Meet the night shift stars at Barnet Hospital 

While most of Barnet sleeps, the Barnet Hospital night shift are working hard

A person stands on a hospital ward
Isaac Donkir

While most of us are checking our front doors, switching off the lights and making ourselves a warm drink before bed, the night shift at Barnet Hospital are already at work for another night.

Issac Donkir is Barnet Hospital’s Medirest night duty manager, responsible for the domestic, portering and catering services at night. 

“There’s no less pressure because we’ve got less staff so it’s less easy to reallocate people,” he explained. “The expectation is to turn beds around fast, with a deep clean, because of the heavy demand. Sometimes I’ll step in and support to help get the job done.” 

Issac started as a domestic assistant and has worked for the past four years on nights in his current role. He said: “You develop a real bond with the people that do this job at night. I’ve built the best team who I can rely on 100%. They will step in if someone is off sick and they’ll always go the extra mile. I don’t call them my colleagues, I call them family.” 

Darren Walker is the band 7 nurse in charge for the night shift at Barnet Hospital’s Emergency Department. He’s happy 27 out of the 28 nursing staff are available tonight. 

He said: “Staffing has been good this past week and the skill mix is strong as well. Tonight feels manageable. Last night we had 202 patients and the department was only built to see 80 but by the end of the night there was only a one hour wait to be seen by a doctor. That’s because beds were available in the hospital. That’s what counts. 

“All of us are excited about the expansion of our urgent and emergency care. It’s going to make a huge difference in experience for staff and patients. It should help us ease the bottlenecks.” 

Also on the main desk in Barnet Hospital ED is Sue Reuter whose main role is to record admissions in a timely and accurate way. 

Sue said: “Working nights suits me because I care for my elderly mother. I worked for the Metropolitan Police for 37 years before I got made redundant and worked for M&S for a couple of years but it wasn’t for me. I wondered who would employ me at 59, but here I am five years later. As well as admissions I also answer calls from relatives and liaise with nursing staff. It’s challenging but I enjoy what I do.” 

A person in hospital scrubs sits on an exercise ball in a hospital room
Martina Zara

Martina Zara, a midwife in the delivery suite, admits it’s her daschund Camilla who calls the shots. She said: “I work mostly nights because Camilla is fine left alone then but doesn’t do so well without me during the day.”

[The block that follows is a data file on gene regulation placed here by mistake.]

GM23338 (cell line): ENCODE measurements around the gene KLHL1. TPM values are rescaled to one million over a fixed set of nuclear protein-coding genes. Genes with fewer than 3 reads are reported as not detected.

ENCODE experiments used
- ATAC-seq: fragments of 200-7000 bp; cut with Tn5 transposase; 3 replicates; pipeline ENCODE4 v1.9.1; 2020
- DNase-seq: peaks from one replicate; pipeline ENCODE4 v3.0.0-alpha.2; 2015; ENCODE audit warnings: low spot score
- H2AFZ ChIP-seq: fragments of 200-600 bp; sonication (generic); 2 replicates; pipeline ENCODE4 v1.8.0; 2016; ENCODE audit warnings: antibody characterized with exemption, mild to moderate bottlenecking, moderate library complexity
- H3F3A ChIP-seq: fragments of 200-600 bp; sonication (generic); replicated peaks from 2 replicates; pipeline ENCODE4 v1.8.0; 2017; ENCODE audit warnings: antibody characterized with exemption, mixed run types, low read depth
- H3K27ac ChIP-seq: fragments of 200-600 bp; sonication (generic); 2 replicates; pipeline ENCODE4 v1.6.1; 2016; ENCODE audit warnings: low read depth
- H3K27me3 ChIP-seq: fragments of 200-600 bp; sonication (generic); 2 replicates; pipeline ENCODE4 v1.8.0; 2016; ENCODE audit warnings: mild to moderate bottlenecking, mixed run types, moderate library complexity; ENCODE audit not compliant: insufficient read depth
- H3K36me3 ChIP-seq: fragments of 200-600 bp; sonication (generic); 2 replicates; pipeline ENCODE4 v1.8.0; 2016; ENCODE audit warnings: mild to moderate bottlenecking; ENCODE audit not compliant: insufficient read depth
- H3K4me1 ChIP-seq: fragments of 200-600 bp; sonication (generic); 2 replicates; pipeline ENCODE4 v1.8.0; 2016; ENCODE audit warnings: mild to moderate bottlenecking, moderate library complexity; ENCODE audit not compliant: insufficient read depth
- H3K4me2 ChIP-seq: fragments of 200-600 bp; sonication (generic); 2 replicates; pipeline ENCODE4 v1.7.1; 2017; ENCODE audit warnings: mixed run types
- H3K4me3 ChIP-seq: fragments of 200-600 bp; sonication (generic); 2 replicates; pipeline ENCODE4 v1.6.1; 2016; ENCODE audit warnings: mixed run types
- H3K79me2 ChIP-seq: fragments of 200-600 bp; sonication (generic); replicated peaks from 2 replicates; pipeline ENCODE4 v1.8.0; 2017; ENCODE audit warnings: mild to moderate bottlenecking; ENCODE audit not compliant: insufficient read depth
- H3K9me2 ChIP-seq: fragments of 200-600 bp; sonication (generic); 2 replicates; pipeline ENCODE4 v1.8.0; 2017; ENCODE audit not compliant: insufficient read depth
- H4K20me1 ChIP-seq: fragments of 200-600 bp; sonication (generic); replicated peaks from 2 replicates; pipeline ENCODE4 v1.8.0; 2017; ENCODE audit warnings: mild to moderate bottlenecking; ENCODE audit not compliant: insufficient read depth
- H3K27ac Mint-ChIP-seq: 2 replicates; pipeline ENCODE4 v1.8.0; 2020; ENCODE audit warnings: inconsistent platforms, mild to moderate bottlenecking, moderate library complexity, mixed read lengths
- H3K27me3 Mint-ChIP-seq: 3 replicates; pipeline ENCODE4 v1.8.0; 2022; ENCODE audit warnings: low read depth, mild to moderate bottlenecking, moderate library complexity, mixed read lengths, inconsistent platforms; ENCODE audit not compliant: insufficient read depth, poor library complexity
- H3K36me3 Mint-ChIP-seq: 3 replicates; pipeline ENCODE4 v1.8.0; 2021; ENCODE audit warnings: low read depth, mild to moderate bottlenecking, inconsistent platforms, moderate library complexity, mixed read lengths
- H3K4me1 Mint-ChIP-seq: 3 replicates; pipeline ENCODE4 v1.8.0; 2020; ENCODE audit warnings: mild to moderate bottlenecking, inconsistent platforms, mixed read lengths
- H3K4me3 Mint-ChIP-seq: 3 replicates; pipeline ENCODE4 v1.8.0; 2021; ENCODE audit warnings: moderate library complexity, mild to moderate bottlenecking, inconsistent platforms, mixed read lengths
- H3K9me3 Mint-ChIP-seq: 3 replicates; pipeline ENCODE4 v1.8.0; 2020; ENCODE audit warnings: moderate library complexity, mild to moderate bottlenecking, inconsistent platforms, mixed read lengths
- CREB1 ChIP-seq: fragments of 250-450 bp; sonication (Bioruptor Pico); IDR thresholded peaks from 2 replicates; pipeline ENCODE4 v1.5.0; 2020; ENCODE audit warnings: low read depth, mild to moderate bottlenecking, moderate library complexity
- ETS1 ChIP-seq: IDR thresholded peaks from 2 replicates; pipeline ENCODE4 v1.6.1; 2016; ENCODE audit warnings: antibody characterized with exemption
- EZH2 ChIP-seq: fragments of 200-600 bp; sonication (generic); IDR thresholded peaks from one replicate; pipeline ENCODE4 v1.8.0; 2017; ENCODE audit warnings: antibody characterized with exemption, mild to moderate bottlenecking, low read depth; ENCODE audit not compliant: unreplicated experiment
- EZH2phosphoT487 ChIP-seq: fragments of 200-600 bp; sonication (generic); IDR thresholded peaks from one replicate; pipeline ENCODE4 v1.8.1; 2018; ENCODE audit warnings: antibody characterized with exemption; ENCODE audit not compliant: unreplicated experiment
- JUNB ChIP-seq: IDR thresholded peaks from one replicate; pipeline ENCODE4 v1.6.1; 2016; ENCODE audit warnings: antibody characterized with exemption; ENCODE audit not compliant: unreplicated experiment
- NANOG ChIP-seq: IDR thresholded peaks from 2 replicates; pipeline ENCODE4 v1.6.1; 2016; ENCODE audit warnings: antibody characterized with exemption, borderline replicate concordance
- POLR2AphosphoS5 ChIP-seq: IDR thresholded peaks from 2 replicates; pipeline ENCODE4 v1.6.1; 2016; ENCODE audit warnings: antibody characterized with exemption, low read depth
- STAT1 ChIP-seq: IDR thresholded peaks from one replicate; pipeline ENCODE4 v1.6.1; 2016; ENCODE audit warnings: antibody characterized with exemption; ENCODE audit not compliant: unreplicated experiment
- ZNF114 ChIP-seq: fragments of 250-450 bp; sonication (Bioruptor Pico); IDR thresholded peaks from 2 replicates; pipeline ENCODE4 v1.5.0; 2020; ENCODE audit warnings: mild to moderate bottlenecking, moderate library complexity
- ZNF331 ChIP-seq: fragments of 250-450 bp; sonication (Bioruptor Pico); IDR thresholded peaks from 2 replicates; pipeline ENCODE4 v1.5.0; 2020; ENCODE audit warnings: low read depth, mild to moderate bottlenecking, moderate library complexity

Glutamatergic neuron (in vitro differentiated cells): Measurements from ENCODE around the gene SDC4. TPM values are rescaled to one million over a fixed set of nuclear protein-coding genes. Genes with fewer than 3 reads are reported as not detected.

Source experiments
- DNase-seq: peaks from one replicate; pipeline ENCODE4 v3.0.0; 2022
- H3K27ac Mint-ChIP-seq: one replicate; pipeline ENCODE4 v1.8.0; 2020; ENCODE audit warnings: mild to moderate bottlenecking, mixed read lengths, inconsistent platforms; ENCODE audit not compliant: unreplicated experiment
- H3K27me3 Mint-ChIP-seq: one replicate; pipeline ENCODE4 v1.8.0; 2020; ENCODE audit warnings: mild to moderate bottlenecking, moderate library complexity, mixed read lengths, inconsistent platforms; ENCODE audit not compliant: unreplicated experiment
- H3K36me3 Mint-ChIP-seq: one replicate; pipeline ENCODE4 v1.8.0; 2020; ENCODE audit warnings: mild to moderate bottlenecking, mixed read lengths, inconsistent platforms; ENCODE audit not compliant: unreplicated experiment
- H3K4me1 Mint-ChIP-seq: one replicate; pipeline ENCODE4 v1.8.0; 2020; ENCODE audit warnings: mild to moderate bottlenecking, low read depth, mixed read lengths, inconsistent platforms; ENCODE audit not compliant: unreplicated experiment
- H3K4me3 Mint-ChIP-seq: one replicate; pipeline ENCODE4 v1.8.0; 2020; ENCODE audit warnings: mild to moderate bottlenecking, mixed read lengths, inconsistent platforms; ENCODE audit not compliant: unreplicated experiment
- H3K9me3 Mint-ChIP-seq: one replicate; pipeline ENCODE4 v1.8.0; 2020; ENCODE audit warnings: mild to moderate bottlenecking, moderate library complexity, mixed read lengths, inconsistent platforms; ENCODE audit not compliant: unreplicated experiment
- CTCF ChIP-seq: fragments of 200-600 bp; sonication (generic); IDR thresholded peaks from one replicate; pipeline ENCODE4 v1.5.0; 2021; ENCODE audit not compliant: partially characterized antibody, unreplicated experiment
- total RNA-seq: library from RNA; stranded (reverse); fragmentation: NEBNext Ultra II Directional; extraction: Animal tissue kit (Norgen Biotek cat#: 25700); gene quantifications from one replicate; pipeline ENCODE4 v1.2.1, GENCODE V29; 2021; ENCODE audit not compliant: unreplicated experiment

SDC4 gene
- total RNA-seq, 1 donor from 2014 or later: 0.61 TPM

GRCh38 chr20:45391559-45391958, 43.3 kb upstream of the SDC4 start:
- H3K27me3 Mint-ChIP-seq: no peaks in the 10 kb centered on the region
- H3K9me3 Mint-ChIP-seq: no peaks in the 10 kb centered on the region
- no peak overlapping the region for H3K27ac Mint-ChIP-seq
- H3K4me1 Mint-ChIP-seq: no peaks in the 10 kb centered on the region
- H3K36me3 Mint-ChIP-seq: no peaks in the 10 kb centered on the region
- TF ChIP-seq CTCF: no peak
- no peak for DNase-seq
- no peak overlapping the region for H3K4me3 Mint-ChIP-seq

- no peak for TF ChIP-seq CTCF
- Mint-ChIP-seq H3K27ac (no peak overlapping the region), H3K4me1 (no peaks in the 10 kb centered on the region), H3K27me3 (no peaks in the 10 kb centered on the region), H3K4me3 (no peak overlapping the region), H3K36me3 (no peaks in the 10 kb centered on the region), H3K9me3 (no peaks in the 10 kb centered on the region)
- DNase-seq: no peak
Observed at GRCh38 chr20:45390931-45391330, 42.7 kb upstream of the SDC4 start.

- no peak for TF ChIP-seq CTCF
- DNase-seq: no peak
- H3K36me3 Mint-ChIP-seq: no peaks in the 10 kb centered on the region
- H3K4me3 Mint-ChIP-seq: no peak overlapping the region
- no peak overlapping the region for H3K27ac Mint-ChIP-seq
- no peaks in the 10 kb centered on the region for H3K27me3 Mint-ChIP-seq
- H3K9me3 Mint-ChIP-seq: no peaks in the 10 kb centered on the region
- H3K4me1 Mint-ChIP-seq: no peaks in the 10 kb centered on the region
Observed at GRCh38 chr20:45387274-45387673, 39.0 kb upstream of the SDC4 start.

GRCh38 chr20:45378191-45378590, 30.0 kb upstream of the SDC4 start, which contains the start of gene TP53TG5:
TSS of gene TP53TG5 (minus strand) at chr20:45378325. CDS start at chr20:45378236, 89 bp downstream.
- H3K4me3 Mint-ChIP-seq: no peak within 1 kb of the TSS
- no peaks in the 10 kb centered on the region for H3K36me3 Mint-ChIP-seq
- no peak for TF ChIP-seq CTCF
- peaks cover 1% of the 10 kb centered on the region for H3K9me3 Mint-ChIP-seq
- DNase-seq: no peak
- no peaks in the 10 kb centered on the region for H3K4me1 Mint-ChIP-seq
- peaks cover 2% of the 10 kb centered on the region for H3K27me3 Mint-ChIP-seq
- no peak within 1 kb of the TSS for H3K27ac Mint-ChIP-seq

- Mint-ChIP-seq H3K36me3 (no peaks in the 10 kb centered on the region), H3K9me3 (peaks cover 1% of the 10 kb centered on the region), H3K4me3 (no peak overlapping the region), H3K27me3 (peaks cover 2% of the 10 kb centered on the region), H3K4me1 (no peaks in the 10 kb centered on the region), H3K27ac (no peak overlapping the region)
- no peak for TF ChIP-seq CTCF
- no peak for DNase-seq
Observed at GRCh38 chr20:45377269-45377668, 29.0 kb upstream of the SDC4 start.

Even though no elective caesareans are scheduled at night the ward is still busy. Martina said: “We get a lot of walk-ins, everything from reduced foetal movement, or bleeding, or abnormal cramping. Or our ante or postnatal ladies could have a whole host of issues from uncontrolled blood sugars, low blood pressure… or the baby being on the small side. We are here for it all.”

Yasmin Almond is the staff nurse in charge of paediatrics tonight. Parents and children continually come forward to quiz her about wait times to see the doctor and access to pain relief but Yasmin handles the pressure gracefully. 

“Tonight the wait time is about two-and-a-half hours so that’s not so bad but it can be much longer and that’s not easy for any of us to deal with,” she acknowledged. 

Rebecca Roft, a midwife working in the BH birth centre, chooses to work more nights then days. “I like the autonomy,” she admits. “I always wanted to work in healthcare but my mum’s a nurse and I don’t see midwifery as similar. I didn’t want to look after sick or dying people. As a midwife I feel I’ve got a bit more say in the care of my patient.”  

A person drives a floor cleaning machine through a hospital corridor
Lydio Gloria

You can’t miss Lydio Gloria. At night you’ll find him cleaning the corridors of Barnet Hospital on his scrubber dryer machine. 

The enormous footfall the hospital experiences means Lydio spends a great deal of his time perched on the machine. 

Lydio said: “I take pride in keeping the hospital clean and getting it ready for each new day. It’s second nature.” 

Beatrice Ubeng, one of the dedicated domestics for the area, mops the length of a corridor where a woman’s waters have broken while she was being wheeled by trolley into a delivery room. It’s all in a night’s work for Beatrice who joined the trust in 2017 but has only been working nights a year. “I’m finding it tough, but I’m sure I’ll get used to it,” she said with a wry chuckle. 

Shortly afterwards the woman’s screams subside and give way to the loud cries of a newborn baby. Despite how many countless times they’ve heard this noise everyone still smiles. Even in the small hours of the night life goes on.

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